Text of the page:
Climbing autobiography takes top honours at Banf 

The autobiography of one of Scotland’s best-loved mountain writers has taken the Grand Prize at this year’s Banff Mountain Book Festival. The Evidence of Things Not Seen , by the late W.H. Murray, is the winner of the festival Grand Prize, the $2,000 Phyllis and Don Munday Award, sponsored by the Alberta Sections of The Alpine Club of Canada. The festival awards were presented on Thursday, Oct. 31.

Murray’s memoirs focus on his life as a climber and mountaineer and his many travels throughout Europe and the Himalayas. The book also movingly describes Murray’s war experiences in the Middle East and his internment in prisoner-of-war camps – a period he used for writing and for intense philosophical study. The Evidence of Things Not Seen is published by Baton Wicks Publications (U.K. 2002).

"This is a big, quiet book that resonates far beyond the clamour of ego and conquest," says Irish mountaineer and writer Dermot Somers, a member of the 2002 book festival jury. "Murray is a great writer, sadly unheralded outside Britain," adds Geoff Powter, editor of the Canadian Alpine Journal and a fellow jury member. "To have this book come our way is a great gift. " The Evidence of Things Not Seen is a very engaging portrait of a time and a man."

Joining Somers and Powter on the 2002 Banff Mountain Book Festival jury was New Zealand mountaineer Julie-Ann Clyma. One hundred and twenty-eight books were entered in the ninth annual competition.

Above the Clouds, by Anatoli Boukreev and Linda Wylie (editor), wins the Jon Whyte Award for Mountain Literature, sponsored by The Whyte Museum of the Canadian Rockies. The book is a compilation of Boukreev’s mountaineering diaries from 1989 to his death on Annapurna in 1997. A Russian mountaineer, Boukreev is best known for his role in the 1996 Everest tragedy. " Above the Clouds is an interesting addition to the on-going Into Thin Air debate," says Powter. "It presents a much more rounded and sympathetic view of this important – and to some extent sidelined – player in the history of the Himalaya." Above the Clouds is published by Saint Martin’s Press (USA, 2001).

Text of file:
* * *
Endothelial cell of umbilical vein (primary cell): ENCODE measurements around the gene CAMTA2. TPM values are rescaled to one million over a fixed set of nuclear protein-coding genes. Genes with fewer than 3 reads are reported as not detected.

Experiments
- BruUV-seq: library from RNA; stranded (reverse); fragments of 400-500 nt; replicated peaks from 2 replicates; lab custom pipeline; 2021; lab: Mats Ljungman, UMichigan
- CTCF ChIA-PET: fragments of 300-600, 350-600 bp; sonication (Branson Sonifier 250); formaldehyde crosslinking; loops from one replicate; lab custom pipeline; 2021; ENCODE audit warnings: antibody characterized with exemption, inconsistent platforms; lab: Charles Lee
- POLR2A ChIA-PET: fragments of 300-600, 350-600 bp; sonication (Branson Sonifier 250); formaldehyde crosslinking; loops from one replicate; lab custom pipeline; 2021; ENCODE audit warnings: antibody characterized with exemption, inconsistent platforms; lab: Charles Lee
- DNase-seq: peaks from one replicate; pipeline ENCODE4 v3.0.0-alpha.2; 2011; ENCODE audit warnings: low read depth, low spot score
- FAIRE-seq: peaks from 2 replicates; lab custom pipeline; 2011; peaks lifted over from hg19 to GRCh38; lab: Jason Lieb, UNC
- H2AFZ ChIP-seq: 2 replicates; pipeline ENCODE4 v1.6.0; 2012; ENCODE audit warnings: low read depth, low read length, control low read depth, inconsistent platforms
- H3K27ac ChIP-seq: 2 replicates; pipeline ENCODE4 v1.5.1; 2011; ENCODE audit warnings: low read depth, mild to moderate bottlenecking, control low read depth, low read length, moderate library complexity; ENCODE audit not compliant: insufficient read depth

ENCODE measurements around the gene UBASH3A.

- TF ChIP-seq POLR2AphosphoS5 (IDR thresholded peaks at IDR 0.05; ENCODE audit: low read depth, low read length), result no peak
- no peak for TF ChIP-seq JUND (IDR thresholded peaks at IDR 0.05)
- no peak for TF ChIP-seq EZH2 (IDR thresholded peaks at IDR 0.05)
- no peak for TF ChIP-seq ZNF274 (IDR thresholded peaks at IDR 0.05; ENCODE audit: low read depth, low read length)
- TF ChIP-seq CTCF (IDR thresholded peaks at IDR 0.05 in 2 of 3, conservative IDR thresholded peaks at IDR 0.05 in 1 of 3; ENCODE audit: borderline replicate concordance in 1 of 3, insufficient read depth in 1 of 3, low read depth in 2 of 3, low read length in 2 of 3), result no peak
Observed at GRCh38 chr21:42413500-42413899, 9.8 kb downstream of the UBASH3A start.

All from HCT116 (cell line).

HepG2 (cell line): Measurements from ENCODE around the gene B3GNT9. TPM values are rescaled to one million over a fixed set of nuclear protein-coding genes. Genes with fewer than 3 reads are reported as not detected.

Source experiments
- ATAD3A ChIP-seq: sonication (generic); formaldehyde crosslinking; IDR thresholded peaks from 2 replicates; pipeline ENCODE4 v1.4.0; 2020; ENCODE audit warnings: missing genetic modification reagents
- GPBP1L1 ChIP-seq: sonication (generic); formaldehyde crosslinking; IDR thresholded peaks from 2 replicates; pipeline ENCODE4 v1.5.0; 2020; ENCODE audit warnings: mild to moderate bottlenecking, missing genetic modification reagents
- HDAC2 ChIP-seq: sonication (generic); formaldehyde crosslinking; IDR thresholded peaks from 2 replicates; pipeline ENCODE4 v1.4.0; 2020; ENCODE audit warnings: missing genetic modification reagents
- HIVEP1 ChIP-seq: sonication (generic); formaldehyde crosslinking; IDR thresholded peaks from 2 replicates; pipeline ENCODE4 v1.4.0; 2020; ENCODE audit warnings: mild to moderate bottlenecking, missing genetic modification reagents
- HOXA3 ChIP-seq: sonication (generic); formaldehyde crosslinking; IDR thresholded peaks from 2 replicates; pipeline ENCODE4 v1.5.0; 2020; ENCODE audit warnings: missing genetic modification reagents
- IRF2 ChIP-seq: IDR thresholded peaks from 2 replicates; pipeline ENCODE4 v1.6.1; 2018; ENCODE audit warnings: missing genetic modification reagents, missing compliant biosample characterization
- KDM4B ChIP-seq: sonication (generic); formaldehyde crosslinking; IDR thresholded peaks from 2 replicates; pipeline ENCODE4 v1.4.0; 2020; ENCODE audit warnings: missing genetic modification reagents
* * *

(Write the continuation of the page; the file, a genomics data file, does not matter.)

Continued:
The award for Best Book – Adventure Travel goes to Jerry Kobalenko for The Horizontal Everest: Extreme Journeys on Ellesmere Island , published by Penguin Books / Soho Press Inc. (USA, 2002). In the book, Kobalenko explores the past and present of this forbidding but beautiful landscape. Clyma comments: "Kobalenko’s The Horizontal Everest stood out. He writes with passion, clarity and – praise be – some humour. I found myself smiling a lot at his observations." The Adventure Travel Award is sponsored by Batstar Adventure Tours.

Selkirks South , by David P. Jones, published by Elaho Press (Canada, 2001), wins the Best Book – Mountain Exposition Award, sponsored by Mountain Lights Bookstore, Lake Louise. "This is a book that will change how we measure our mountains in Canada, and that’s a remarkable achievement," says Powter.

Bruno Engler Photography – a compilation of mountain images by Canadian Rockies mountaineer, filmmaker and photographer Bruno Engler (1915-2001) – wins the award for Best Book – Mountain Image, sponsored by Spotted Dog Press. The book was edited by Vera Matrasova-Engler and Susan Engler Potts and published by Rocky Mountain Books (Canada, 2001). Bruno Engler Photography also wins the Canadian Rockies Award for the best book on the local area, sponsored by Eagle Creek Travel Gear. The Canadian Rockies Award is chosen by a local committee.

The jury also selected the following books for Special Jury Mentions:

Climbing Free: My Life in the Vertical World by Lynn Hill with Greg Child, W.W. Norton & Company (USA, 2002 ). "This book makes an important contribution in documenting a period of phenomenal development in rock climbing, epitomized by Lynn Hill," says Clyma.

Light at the Edge of the World by Wade Davis, Douglas & McIntyre (Canada, 2001). "A remarkable book – especially given that it reveals that Davis’ ability with the lens is just as sharp as his fluency with prose," says Powter.

North , by Roger Hubank, The Ernest Press (Scotland, 2002 ). "A powerfully creative work," says Somers.

The Evidence of Things Not Seen was also awarded the James Monroe Thorington Award for best recent work on mountaineering history, sponsored by the UIAA – The International Mountaineering and Climbing Federation. The UIAA represents mountaineers and climbers worldwide on all matters of common international concern.

The Banff Mountain Book Festival is the only festival of its kind in North America. The festival, which runs in conjunction with the Banff Mountain Film Festival, is a celebration of mountain literature which brings together writers, publishers, editors, photographers and – of course – readers.

The entry deadline for the 2003 competition is August.

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